This year will be the tipping point for streaming services. Cord-cutting reached previously unheard of levels last year, and that trend will only accelerate from here.
In 2019, major pay-TV providers lost nearly five million subscribers, down 5.6% year over year, according to Leichtman Research Group. To put that in context, the industry lost 2.9 million subscribers in 2018 and 1.5 million in 2017.
The biggest factor driving audiences to drop cable is the growing availability of streaming services. Consumers were previously limited to major names like Netflix (NASDAQ:NFLX) or Amazon (NASDAQ:AMZN) Prime Video, but they have more choices than ever now -- and consumers still favor one in particular.
More choices than ever
The number of streaming options has ballooned in recent years, and there have been several headline-grabbing launches in the past few months, with more on the way.
Walt Disney (NYSE:DIS) launched Disney+ to rave reviews in November, gaining 10 million subscribers by the end of its first day. The company revealed last month that by early February, its subscriber count had soared to 28.6 million. Apple also made a big splash with the launch of Apple TV+.
AT&T (NYSE:T), which already offers HBO through its HBO Now and HBO Go services, will also soon debut HBO Max in May with a dizzying catalog of viewing choices. And Comcast plans to launch its Peacock service in April via NBC.
So with all of those options -- what is the one streaming service consumers can't live without?
A surprise favorite
A survey of 2,015 U.S. consumers in Feb. 2020 as part of the "Evolution of Video Branding" study, conducted by Hub Entertainment Research, found that Netflix was the one platform viewers couldn't live without. When asked which TV networks and sources they would keep if they were limited to only a few, respondents pinned down Netflix as their top choice at 39%, easily topping CBS, a division of ViacomCBS, at 28%. Disney's ABC television (28%), Comcast's NBC (26%), and Disney's ESPN (22%) rounded out the other top choices. Disney+ came in sixth at 14%, even though it has only been available for about four months.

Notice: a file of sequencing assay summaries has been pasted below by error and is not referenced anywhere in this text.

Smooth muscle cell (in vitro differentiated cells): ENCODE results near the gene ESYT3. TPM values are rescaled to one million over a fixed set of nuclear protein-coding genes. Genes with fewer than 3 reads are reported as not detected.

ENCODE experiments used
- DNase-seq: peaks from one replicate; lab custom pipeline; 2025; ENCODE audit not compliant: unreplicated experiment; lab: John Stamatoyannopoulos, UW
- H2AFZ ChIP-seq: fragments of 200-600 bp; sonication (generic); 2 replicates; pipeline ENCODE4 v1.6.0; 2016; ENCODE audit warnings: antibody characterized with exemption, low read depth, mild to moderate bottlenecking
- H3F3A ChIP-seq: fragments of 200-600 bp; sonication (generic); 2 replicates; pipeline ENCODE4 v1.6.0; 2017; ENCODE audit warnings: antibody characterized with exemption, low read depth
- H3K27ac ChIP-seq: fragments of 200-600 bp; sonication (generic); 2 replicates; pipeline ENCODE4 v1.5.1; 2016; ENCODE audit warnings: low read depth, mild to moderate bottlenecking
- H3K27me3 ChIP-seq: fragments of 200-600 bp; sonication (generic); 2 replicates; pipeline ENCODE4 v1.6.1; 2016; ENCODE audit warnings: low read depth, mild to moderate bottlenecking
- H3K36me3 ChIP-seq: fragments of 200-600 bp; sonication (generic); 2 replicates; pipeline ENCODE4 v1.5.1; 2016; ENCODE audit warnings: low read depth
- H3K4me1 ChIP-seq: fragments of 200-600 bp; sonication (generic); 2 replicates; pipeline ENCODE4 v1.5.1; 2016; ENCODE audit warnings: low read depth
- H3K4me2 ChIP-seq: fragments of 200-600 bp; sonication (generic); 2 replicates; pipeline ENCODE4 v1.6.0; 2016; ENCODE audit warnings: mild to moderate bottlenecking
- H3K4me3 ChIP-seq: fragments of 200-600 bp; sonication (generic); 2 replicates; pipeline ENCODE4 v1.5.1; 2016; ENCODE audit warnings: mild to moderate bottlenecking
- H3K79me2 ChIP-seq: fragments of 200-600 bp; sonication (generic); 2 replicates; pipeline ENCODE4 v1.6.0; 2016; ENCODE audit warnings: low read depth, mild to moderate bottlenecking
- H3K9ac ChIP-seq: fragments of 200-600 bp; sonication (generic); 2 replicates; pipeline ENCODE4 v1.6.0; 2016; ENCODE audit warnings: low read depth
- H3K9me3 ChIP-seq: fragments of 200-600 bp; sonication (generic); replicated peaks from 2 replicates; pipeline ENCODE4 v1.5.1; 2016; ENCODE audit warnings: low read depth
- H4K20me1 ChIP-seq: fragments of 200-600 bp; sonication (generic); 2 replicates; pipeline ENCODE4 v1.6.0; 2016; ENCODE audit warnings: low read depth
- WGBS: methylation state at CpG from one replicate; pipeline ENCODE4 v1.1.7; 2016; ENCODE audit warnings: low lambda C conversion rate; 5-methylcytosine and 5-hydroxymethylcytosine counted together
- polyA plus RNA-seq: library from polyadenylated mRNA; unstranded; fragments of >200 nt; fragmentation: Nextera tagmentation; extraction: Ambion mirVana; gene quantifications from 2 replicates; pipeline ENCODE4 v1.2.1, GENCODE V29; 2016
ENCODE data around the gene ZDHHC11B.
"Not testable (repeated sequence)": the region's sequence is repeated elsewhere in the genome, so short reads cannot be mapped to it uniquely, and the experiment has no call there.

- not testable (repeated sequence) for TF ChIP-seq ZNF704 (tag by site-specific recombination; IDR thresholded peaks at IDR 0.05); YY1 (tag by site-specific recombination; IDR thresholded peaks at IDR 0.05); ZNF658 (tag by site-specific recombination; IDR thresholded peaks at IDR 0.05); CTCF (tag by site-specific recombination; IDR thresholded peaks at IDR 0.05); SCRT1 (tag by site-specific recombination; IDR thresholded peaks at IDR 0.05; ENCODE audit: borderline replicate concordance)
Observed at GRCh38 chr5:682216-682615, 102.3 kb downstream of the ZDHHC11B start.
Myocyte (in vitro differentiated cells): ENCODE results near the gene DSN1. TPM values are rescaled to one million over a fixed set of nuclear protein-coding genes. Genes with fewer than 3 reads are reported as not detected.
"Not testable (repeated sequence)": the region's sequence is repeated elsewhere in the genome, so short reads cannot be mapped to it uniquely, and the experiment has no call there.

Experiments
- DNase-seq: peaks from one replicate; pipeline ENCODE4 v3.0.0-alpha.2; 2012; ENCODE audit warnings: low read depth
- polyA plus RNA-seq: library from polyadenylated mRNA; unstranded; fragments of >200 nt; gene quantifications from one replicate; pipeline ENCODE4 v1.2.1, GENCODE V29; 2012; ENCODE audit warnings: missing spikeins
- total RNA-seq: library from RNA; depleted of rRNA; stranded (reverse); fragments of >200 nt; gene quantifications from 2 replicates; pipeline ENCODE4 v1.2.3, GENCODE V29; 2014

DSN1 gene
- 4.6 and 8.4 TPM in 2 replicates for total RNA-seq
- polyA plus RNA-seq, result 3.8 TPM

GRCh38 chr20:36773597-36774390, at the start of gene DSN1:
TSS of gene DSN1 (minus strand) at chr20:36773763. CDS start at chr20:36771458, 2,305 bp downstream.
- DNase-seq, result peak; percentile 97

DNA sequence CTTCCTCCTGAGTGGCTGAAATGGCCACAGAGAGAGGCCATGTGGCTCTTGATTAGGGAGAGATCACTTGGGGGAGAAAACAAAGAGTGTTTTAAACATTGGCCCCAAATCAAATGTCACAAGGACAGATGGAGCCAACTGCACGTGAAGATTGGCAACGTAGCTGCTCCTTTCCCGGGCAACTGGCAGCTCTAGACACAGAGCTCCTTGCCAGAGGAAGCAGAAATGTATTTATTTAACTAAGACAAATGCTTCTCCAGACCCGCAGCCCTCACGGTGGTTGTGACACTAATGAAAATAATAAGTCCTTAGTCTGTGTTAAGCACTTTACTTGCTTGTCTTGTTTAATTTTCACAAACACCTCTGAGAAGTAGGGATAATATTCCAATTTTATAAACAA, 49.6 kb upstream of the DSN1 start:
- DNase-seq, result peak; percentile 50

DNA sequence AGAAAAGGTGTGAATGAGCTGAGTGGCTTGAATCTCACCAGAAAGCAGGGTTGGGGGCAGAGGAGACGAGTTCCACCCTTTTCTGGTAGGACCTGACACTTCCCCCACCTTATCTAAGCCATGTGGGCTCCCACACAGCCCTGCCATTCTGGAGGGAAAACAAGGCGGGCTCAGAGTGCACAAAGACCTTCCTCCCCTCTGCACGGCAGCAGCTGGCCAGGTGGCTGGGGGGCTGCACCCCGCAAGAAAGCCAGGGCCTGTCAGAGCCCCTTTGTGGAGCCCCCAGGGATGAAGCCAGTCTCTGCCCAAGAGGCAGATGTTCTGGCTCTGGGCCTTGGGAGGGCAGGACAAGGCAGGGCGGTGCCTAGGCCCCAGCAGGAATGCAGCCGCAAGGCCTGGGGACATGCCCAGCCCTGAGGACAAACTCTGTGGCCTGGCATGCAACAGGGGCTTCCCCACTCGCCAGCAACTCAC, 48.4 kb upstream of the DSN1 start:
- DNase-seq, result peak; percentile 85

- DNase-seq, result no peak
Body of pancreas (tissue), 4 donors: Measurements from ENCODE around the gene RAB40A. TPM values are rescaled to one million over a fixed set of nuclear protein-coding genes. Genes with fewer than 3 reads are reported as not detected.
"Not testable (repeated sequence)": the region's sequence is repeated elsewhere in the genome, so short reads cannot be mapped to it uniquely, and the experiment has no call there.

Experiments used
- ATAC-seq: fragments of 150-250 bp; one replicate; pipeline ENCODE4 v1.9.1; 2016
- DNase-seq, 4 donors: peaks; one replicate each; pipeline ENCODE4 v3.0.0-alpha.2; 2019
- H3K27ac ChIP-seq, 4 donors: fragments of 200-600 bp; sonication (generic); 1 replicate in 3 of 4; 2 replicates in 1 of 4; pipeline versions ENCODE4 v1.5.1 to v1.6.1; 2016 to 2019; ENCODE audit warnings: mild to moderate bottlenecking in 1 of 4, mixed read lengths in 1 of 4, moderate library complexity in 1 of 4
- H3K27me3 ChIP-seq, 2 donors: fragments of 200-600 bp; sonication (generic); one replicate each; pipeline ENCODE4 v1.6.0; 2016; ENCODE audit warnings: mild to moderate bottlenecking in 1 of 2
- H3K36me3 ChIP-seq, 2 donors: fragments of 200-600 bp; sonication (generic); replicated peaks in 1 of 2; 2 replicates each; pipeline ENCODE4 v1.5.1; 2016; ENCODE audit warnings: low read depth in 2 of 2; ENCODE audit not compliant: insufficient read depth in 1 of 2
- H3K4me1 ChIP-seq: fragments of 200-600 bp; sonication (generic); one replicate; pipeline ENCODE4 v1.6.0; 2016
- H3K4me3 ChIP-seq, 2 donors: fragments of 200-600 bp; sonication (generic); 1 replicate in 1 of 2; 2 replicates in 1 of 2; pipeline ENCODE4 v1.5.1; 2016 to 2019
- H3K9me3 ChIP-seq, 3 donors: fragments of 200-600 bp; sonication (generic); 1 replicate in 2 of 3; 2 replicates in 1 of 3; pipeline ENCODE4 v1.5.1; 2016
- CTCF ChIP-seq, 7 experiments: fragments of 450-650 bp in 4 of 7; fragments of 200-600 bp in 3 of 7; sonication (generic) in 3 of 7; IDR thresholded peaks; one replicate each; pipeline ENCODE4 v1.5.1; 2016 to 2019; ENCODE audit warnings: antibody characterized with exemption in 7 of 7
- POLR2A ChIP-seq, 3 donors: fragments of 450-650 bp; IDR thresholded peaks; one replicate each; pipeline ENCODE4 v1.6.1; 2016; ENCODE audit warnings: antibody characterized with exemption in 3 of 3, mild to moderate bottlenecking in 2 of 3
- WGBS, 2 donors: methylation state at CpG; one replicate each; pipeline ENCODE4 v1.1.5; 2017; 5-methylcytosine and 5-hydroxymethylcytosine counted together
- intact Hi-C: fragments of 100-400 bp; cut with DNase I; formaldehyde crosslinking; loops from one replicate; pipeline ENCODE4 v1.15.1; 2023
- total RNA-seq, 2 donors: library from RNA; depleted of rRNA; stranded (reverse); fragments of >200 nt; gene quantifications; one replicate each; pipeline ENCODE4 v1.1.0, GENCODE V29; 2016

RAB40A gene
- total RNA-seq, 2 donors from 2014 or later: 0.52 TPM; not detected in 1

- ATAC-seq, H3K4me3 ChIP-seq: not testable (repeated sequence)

Perhaps more surprisingly, Netflix had an even stronger showing among younger viewers. In the 16- to 34-year-old demographic, Netflix was the top choice of 53% of respondents, more the double the 26% score of second-ranked Hulu (also owned by Disney), while Disney+ rounded out the top three with 25%.
Another interesting takeaway is that 57% of viewers said they are more interested in watching "original" programming, which helps explain why Netflix scored so highly -- 25% of viewers said Netflix had the best original shows, more than four times higher than second-place Amazon Prime with 6%, followed by ESPN (6%), CBS (5%), and HBO (4%).
One of the arguments consistently used by Netflix bears is that with so much competition entering the fray, the tech giant will inevitably begin to lose market share as viewers turn to the latest, greatest thing, like Apple TV+ or Disney+. This shows that, for now at least, reality isn't playing out the way bears imagined it.
Too much is never enough
So how much is too much? Last year, it was estimated that there were about 300 streaming services available with many more on the way.
Is this a case of too much of a good thing? A study from late 2019 found that 47% of customers are beginning to experience what the report defines as "streaming fatigue." The survey found that consumers are "frustrated by the growing number of subscriptions and services they need to piece together to watch what they want," according to Deloitte's 13th annual Digital Media Trends report.
That suggests that being the most deeply entrenched player and the one service that consumers "can't live without" is an enviable position to be in. It's good to be Netflix.